Condos to replace rent-controlled apartments

Council approves two redevelopment projects to add ownership housing

More than a dozen rent-controlled apartments will be demolished to make way for condominiums, thanks to a series of City Council approvals.

Last week, council members approved a project at 257 Calderon Ave. to replace nine older apartments with 16 condominiums, which are expected to sell for around $1.6 million apiece, according to developer SummerHill Homes.

In a similar decision on Tuesday, the council signed off on a project by Williams Maston Architect and Associates to raze four rent-controlled apartments at 982 Bonita St. and replace them with eight for-sale condominiums. Those new homes will sell for about $1.4 million each, according to the developer.

Both redevelopments were approved in unanimous votes.

For council members, both projects help satisfy the severe lack of for-sale homes in Mountain View. For years, council members have urged developers to provide more ownership housing, not just high-priced rental units.

"I'm glad to have this project come to us," said Councilman John McAlister, discussing the Calderon project last week. "The council has many goals for housing, and one of those goals was a high priority for ownership housing."

The new projects join a rising number of redevelopment proposals that would replace older apartments with newer homes, in effect removing housing covered under the city's rent control law. Apartments built before 1995 are subject to price controls under the voter-approved law. These rules do not apply to for-sale condominiums or to newer apartments, which are exempted under the state's Costa-Hawkins Act.

Since the rent control law was enacted, more than 330 households have been displaced or are in the process of being displaced as their apartments are redeveloped, according to city planning records. When fully built out, the city anticipates this redevelopment will more than triple the amount of housing that was lost -- creating about 930 new apartments and 126 condominiums.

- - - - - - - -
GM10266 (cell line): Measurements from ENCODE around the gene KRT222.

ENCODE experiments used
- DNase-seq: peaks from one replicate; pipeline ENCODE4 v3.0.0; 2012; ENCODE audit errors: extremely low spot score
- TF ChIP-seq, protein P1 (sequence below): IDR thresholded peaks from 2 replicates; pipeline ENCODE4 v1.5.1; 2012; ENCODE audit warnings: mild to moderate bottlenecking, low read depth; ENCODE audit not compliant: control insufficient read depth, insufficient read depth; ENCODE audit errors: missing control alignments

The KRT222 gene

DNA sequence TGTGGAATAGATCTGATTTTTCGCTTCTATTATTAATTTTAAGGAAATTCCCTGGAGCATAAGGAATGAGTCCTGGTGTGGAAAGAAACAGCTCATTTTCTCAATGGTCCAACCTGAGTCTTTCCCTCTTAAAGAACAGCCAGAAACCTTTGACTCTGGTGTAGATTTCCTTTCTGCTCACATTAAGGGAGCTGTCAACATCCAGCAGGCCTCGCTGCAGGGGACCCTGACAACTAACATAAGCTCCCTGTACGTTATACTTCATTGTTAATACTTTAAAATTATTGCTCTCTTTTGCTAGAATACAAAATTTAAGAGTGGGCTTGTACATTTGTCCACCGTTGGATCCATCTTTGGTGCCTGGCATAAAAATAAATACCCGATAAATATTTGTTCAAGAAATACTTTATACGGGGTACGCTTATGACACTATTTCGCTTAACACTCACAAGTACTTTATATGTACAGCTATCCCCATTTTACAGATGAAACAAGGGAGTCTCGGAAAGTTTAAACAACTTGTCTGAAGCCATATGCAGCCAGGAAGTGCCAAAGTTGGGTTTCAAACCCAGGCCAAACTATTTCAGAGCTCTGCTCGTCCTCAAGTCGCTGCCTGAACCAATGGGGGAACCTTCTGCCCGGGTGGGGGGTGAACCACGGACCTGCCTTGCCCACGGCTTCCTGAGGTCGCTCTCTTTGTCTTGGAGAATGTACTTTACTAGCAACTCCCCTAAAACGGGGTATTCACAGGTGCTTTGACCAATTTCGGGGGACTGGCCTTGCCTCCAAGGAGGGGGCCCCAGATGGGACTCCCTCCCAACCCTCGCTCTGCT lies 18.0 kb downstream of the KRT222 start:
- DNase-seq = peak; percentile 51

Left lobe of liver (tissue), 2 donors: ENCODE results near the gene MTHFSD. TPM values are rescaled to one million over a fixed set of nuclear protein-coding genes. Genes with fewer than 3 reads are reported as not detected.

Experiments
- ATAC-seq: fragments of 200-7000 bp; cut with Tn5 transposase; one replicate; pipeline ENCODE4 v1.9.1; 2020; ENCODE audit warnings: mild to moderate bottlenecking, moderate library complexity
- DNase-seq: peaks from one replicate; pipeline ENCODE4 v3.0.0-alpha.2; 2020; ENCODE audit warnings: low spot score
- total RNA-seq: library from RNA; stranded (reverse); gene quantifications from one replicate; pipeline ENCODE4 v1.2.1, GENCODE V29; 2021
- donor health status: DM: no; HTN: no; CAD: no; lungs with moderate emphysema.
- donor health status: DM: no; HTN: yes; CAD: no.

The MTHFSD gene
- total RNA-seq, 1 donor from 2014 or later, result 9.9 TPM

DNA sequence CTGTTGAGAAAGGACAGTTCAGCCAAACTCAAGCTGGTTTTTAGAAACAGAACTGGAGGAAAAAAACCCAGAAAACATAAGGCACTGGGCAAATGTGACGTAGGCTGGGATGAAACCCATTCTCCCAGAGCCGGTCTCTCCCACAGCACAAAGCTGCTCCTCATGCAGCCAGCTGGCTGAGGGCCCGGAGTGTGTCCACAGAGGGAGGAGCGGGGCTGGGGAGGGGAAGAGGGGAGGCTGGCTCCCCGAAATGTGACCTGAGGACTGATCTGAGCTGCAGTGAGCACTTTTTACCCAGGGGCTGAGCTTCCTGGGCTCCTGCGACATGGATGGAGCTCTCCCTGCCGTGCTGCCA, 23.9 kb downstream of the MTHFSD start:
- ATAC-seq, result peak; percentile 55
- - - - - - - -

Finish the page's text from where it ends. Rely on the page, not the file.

This new housing comes primarily from two large projects under review -- a 711-apartment project at 777 W. Middlefield Road by FortBay, and a 226-unit development at 1758 Villa St. by Prometheus Real Estate Group.

In the case of 777 W. Middlefield, the developer is promising that any displaced tenants will receive priority to rent out new apartments when they are finished, at the same rent. This benefit is not being offered by projects like 257 Calderon Ave. that are replacing rent-controlled apartments with condominiums.

Any displaced tenants could be entitled to some compensation under the city's Tenant Relocation Assistance Ordinance. Under this law, tenants earning barely more than the local median income are entitled to get at least three months of market-rate rent as compensation. So far, three households at 257 Calderon have applied for the relocation assistance, and only two of those were deemed eligible. No tenants have reportedly applied for relocation assistance at the 982 Bonita St. apartments.

Mayor Lenny Siegel offered support for Bonita Street project, although he urged developers to avoid demolishing the city's older housing stock. He recused himself from the Calderon project due to owning property nearby.

"There's plenty of room to provide housing without tearing down existing housing," he said. "I'd urge developers of projects like this to look for better places."

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